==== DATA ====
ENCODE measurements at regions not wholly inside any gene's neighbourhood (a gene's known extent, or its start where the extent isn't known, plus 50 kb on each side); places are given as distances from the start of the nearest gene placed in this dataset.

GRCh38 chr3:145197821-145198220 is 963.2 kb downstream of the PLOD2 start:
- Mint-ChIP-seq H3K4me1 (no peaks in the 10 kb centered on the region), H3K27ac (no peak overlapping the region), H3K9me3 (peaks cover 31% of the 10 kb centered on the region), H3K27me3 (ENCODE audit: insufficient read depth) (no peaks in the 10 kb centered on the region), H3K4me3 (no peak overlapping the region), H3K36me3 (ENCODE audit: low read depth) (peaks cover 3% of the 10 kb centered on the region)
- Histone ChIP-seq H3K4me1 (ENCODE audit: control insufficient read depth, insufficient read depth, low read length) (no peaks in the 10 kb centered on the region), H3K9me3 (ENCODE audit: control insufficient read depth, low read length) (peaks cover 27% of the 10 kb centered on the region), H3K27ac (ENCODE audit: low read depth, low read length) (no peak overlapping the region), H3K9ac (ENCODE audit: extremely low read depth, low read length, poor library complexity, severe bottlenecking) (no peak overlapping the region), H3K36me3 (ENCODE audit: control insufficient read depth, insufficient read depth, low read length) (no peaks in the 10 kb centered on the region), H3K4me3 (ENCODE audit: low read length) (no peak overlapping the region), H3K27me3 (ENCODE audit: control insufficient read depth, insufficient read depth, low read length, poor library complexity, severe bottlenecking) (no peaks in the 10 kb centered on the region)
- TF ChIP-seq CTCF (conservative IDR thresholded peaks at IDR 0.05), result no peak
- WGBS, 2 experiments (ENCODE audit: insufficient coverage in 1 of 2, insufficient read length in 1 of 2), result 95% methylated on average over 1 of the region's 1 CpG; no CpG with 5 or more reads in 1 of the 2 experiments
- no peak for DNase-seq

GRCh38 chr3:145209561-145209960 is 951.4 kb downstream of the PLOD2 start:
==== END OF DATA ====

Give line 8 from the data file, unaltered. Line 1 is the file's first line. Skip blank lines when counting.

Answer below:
GRCh38 chr3:145209561-145209960 is 951.4 kb downstream of the PLOD2 start: